The latest conference in addiction breaks from the norm in numerous ways. Its organizers maintain a lofty goal of 25,000 attendees for the first year, a figure attainable because the presentations will be virtual. The event also directly targets the recovering person to a greater degree than the treating professional.
“The target attendee is anybody struggling with any addiction, who is either on the path to recovery or hasn’t found it yet,” Tommy Rosen says of his inaugural Recovery 2.0 conference (www.recovery2point0.com), to be presented March 17-21.
Rosen, who operates a yoga and meditation practice, says he designed the Recovery 2.0 curriculum to reflect what has assisted him over the years in his own recovery. His pre-recorded interviews of a diversity of experts, with audio and video, will make up the free conference program accessible online, and the sessions will be available for purchase as a set as well.
“We see this as a sustainable business going forward,” says Rosen. “We’re going to do two a year, coinciding with the equinox in the spring and fall, since the equinox is a symbol of balance.”
The list of “presenters” at the conference indeed reflects a comprehensive and holistic approach to treatment and recovery, including numerous experts in areas such as yoga and nutrition but also addressing 12-Step and brain science subjects. Prominent individuals who are part of the conference program include author and recovery advocate Christopher Kennedy Lawford, The Hills Treatment Center founder Howard Samuels, and neuroscientist and recovering addict Marc Lewis.
Drawing from his experience
Rosen’s interest in reaching individuals in early recovery stems in part from his successful experience in treatment as a young adult. He recalls that in his early sobriety as a client at Hazelden, he lamented that many others didn’t have access to the challenging but positive experience he was undergoing. “Here I had had an opportunity to do this review of my entire life up to that point,” he says.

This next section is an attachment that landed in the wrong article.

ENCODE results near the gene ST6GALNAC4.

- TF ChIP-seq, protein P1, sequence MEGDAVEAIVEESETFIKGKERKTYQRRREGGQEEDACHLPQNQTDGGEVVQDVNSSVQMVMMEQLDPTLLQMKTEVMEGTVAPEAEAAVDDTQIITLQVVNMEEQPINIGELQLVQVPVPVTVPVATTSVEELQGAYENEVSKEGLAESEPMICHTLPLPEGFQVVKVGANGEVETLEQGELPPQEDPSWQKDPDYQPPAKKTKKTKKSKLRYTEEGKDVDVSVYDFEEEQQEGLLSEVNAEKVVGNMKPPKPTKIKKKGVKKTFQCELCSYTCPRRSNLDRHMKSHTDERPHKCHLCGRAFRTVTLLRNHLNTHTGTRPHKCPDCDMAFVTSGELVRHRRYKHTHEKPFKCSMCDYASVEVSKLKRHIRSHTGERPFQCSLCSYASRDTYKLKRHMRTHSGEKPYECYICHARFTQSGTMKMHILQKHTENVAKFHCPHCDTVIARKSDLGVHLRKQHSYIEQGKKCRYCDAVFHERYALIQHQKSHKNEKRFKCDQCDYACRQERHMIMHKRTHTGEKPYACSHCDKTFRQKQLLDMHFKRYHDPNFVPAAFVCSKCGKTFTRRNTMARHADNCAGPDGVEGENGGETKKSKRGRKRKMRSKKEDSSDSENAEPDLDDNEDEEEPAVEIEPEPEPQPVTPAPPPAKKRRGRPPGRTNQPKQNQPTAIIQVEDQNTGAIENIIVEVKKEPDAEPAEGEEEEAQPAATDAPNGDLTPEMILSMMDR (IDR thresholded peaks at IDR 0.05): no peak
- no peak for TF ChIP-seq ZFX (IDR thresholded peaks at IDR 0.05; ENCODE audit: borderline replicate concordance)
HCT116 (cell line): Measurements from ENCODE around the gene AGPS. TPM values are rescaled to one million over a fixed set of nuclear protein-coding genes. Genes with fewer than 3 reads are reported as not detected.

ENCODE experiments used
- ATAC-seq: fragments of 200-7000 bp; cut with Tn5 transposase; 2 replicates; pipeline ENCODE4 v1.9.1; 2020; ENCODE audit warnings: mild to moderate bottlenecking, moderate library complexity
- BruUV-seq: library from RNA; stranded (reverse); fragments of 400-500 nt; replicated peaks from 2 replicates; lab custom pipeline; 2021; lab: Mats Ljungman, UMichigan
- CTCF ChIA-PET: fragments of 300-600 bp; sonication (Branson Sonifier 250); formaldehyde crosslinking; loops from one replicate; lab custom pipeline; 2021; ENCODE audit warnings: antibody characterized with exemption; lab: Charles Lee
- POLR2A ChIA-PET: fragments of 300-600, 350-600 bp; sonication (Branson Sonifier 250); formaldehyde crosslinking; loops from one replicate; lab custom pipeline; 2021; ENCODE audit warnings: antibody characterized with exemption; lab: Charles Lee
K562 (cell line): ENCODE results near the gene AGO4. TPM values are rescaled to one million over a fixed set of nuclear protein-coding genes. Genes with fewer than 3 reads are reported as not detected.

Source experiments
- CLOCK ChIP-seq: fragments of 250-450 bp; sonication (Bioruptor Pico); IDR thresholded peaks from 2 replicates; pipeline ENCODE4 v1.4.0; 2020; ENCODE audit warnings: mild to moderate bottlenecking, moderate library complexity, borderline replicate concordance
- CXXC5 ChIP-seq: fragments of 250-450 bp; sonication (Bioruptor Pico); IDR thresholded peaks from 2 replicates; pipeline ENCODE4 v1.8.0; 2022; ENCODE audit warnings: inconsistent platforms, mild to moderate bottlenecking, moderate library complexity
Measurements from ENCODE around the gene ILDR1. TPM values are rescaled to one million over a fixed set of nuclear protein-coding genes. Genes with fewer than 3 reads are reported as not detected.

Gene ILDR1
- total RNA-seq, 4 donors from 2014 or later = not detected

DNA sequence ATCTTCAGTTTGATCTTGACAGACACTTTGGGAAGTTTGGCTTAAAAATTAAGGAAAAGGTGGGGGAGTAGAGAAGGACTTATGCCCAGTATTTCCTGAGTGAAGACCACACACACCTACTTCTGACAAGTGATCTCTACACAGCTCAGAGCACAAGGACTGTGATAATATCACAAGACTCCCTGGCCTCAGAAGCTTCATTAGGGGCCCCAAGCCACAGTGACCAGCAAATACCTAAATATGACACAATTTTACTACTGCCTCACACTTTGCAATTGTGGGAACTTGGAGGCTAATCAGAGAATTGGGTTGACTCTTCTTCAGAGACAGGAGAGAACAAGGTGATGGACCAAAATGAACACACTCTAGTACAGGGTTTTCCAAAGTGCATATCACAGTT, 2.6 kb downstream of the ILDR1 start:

Much later, on the occasion of receiving his 20-year chip for two decades of sobriety, that point hit home again when he was told, “You’re 1 in 1,000.” Thinking about that now, he says, “That’s not acceptable.”
Rosen says organizers generally are spreading the word about Recovery 2.0 through organizations such as the online social network In the Rooms and the recovery community organization Faces & Voices of Recovery. As of late last week, around 3,500 individuals had registered.
Rosen has partnered with Entheos, a company that provides a number of services related to helping individuals improve quality of life, to handle the conference design and database-related activity.
Despite the fact that the conference sessions are pre-recorded, registrants still will have an opportunity to interact with presenters on the day they see and hear their interview. Individuals can post a question to Facebook or Twitter on the day of a particular expert’s session, and that person will be available to answer the question in real time, Rosen says.
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